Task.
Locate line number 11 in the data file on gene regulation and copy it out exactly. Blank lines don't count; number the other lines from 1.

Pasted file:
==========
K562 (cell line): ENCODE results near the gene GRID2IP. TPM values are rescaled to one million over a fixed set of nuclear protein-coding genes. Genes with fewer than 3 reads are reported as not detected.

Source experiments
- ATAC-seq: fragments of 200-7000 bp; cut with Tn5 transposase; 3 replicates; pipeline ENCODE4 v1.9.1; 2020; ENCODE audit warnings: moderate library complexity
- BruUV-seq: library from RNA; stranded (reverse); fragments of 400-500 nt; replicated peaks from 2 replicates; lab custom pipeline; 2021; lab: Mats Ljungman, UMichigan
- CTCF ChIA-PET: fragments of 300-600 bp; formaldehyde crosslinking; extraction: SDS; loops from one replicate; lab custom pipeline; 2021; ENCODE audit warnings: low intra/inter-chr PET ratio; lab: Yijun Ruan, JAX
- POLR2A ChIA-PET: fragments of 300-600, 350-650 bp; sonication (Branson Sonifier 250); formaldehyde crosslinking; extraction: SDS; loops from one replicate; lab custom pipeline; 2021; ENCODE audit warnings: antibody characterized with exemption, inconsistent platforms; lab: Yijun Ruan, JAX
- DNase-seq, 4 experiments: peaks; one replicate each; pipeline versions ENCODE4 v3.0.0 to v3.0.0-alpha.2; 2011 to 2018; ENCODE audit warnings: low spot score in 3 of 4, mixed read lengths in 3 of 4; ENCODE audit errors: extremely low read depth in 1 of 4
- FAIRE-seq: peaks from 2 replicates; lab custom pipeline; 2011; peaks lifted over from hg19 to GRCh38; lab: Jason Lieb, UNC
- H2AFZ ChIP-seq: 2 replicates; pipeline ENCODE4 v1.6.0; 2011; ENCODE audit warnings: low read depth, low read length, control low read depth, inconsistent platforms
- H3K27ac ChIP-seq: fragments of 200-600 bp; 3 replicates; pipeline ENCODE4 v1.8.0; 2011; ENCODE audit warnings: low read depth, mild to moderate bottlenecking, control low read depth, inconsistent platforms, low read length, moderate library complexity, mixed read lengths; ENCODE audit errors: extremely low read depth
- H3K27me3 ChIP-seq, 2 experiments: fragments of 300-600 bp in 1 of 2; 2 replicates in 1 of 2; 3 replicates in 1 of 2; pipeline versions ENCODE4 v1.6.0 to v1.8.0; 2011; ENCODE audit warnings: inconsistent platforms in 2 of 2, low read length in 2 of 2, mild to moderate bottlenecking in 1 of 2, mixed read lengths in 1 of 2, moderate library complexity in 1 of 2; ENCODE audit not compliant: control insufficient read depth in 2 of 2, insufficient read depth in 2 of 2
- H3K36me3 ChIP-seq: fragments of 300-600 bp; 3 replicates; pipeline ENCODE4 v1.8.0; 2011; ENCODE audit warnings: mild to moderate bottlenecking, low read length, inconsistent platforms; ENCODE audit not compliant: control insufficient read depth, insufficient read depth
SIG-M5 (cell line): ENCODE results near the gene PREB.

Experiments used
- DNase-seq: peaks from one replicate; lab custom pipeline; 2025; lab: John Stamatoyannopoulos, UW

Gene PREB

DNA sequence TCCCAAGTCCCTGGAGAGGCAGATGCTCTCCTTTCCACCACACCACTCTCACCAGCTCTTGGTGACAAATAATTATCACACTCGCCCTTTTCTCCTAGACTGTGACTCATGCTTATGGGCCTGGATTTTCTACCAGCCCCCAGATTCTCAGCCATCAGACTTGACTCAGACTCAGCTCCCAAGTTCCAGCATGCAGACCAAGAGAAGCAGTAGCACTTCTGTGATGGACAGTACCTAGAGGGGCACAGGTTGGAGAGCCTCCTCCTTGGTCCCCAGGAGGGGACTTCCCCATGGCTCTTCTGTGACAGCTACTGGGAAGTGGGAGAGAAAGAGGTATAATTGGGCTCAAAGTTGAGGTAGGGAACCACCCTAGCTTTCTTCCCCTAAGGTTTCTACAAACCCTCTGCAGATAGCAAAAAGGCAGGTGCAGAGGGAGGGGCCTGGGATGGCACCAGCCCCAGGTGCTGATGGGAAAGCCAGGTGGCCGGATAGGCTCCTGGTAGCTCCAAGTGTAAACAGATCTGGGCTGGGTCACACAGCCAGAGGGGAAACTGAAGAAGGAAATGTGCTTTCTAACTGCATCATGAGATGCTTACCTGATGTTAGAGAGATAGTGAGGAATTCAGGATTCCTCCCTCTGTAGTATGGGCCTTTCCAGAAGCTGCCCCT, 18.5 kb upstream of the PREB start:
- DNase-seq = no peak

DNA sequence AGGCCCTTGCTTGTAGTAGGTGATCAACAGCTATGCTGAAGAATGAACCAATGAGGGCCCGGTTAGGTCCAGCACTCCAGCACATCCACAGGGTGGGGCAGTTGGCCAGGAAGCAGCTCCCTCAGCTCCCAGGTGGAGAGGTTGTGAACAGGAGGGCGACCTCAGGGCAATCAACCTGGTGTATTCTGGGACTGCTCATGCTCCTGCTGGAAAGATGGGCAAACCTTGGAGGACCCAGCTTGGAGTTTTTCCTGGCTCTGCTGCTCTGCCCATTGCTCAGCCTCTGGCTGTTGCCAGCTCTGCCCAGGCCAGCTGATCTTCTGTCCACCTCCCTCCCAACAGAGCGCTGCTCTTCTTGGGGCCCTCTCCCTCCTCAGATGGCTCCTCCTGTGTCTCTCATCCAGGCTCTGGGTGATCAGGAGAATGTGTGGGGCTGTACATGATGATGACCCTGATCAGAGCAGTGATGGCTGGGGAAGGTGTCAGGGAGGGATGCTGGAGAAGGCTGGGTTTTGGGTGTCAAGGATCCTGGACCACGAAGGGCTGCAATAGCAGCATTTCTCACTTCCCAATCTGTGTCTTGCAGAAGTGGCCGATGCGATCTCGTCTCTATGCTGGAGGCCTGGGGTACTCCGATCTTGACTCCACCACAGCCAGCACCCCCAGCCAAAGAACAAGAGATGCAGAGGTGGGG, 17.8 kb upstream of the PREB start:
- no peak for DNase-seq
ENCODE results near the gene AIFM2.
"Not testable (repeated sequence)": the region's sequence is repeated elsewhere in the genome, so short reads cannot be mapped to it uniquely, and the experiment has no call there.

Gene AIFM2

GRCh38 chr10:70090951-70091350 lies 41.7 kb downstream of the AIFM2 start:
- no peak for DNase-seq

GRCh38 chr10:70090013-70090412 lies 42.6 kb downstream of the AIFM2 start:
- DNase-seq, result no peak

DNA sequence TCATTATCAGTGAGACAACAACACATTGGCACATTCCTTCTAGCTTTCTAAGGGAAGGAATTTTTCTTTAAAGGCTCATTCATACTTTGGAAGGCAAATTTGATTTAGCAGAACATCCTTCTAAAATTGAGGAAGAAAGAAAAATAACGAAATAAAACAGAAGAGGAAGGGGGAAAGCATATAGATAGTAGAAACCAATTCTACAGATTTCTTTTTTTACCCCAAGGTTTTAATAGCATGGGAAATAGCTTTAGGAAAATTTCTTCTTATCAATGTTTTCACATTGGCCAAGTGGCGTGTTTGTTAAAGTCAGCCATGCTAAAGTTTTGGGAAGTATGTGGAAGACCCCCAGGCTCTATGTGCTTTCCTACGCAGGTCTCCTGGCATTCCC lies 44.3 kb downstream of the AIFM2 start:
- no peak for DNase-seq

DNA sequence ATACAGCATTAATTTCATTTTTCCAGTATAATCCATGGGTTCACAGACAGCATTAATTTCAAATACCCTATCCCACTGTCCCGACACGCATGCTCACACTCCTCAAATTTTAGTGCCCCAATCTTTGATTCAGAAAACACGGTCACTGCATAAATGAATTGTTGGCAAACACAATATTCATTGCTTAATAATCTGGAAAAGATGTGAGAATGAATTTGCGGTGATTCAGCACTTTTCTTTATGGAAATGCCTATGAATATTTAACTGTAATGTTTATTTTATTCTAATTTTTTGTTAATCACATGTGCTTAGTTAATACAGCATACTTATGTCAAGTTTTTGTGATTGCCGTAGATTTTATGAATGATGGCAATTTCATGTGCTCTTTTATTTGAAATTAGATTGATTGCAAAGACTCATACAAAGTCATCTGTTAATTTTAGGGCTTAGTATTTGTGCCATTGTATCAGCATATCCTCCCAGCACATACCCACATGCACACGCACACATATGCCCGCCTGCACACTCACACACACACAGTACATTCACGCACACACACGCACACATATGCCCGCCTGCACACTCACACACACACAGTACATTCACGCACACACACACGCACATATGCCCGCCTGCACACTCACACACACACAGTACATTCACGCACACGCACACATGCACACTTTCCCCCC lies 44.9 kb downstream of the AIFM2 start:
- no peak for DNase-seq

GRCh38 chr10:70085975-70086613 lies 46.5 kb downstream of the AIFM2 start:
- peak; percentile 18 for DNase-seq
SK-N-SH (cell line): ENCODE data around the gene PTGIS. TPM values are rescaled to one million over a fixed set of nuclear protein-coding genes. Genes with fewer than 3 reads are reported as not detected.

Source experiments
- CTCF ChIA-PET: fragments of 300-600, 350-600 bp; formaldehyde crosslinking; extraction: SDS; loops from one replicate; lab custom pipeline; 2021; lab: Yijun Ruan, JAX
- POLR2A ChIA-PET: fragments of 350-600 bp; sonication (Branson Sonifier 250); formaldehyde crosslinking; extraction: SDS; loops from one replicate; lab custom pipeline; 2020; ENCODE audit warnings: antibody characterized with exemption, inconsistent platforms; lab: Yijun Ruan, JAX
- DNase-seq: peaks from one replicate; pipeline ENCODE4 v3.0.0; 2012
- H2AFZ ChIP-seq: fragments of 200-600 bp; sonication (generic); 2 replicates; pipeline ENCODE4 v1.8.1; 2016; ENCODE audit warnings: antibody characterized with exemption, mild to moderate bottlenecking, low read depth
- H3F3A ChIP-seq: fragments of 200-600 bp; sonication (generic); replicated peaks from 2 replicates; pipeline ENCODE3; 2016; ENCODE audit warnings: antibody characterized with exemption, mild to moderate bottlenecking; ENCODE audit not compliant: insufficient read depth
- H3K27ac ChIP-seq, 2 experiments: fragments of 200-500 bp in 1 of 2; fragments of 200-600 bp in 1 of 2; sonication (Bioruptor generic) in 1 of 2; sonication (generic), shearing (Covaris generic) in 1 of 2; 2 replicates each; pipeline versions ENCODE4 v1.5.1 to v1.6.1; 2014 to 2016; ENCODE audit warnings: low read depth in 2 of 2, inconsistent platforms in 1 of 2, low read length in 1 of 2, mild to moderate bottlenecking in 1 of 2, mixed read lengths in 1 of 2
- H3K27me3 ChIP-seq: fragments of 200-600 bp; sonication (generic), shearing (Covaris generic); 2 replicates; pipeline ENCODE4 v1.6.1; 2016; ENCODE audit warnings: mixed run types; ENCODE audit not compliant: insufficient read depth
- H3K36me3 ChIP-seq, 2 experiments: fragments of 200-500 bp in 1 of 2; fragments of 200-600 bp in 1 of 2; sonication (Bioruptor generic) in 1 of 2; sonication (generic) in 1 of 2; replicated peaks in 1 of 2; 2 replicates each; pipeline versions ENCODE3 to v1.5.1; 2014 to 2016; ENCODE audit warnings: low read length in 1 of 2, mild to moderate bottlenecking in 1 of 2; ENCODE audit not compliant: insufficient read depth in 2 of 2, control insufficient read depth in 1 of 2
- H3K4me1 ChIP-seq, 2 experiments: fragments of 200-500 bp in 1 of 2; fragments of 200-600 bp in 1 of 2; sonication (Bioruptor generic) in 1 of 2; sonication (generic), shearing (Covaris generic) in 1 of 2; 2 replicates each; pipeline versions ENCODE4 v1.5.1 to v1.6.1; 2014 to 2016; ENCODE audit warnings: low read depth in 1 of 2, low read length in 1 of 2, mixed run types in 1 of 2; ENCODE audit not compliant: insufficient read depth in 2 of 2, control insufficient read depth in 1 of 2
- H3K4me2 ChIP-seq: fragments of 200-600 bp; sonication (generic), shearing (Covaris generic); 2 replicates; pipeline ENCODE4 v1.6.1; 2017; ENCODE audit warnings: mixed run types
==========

- H3K27me3 ChIP-seq, 2 experiments: fragments of 300-600 bp in 1 of 2; 2 replicates in 1 of 2; 3 replicates in 1 of 2; pipeline versions ENCODE4 v1.6.0 to v1.8.0; 2011; ENCODE audit warnings: inconsistent platforms in 2 of 2, low read length in 2 of 2, mild to moderate bottlenecking in 1 of 2, mixed read lengths in 1 of 2, moderate library complexity in 1 of 2; ENCODE audit not compliant: control insufficient read depth in 2 of 2, insufficient read depth in 2 of 2